Race

Roosevelt Montás, who spoke no English when he arrived in New York City from the Dominican Republic at age 12, leads Columbia University’s Freedom and Citizenship summer program for New York high school students.

Reading, writing and arguing: Can a summer of big questions push students to college?

High school students get jump-start studying great books, philosophers

Participants from the college’s Summer Bridge program traditionally leave their mark on campus in the school colors of black, purple and gold.

Can ‘work colleges’ in cities become a low-cost, high-value model for the future?

The nation’s first urban work college will open a second site in Texas and launch a work-college consortium

Restorative justice is about more than just reducing suspensions

Psychologists are exploring how traditional disciplinary tactics fall short and why community-minded alternatives are worth exploring

Cleveland Browns head coach Hue Jackson watches during practice at the NFL football team's training camp facility, Tuesday, June 12, 2018, in Berea, Ohio.

Disrupting education, the NFL way

Hiring more black public school teachers helps students get to the goal line

A California preschool teacher reads to students. The state has the largest population of children 4 and under in the nation.

How three California communities are trying to improve preschool for vulnerable students

Preschool programs strive to involve parents, train teachers to improve preschool outcomes

How one summer program is trying to get more Mississippi teens to college

From ACT prep to tuition funding, Camp College helps teens get ready for higher ed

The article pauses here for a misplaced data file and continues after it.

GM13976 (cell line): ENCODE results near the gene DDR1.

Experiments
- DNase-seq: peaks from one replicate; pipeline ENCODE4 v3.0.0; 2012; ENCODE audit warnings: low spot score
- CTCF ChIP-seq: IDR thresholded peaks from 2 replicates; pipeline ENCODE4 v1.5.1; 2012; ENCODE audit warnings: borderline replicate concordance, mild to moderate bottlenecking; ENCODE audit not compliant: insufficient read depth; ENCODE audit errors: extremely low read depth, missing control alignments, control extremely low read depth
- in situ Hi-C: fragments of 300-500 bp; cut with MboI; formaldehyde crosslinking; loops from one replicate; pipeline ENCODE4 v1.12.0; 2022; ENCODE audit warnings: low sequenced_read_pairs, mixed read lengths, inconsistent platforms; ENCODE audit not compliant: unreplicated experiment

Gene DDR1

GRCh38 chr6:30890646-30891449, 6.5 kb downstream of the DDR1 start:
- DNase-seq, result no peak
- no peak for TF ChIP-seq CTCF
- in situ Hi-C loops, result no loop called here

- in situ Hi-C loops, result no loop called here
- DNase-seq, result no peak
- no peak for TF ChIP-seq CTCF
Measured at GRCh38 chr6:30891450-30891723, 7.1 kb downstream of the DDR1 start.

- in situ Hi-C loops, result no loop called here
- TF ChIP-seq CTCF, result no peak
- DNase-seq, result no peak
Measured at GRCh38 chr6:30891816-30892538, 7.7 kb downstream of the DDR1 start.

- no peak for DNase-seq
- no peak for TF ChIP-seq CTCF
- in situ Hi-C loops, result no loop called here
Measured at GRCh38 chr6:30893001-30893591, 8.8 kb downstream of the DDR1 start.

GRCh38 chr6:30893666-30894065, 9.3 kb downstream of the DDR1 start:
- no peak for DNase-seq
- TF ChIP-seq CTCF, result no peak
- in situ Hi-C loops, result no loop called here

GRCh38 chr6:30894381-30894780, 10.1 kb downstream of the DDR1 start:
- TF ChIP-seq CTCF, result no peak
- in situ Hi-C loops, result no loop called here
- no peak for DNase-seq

The United States Supreme Court building in Washington, D.C.

A conservative Supreme Court could threaten the education of immigrant students

When they come for our rights, who will you stand with — and who will stand with you?

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race and college admission

Facts about race and college admission

Political winds may shift, but racial factors in college success statistics don’t

Teachers continue their strike at the state capitol on April 9, 2018 in Oklahoma City, Oklahoma. Thousands of teachers and supporters continue to rally at the state Capitol as Oklahoma becomes the latest state to be plagued by teacher strife. Teachers are walking off the job after a $6,100 pay raise was rushed through the Legislature and signed into law by Gov. Mary Fallin.

If you can read this, thank a teacher. If you don’t work over the weekend, thank a union

The Janus Supreme Court ruling is bad news for all of us

Neuroscientists have found that curious students learn better because their brain activity changes in ways that help them retain new information. Now researchers are testing ways to encourage that curiosity — for example, by encouraging teachers to model inquisitive behavior.

Piqued: The case for curiosity

Scientists are discovering that curious learners from low-income households perform as well as affluent students

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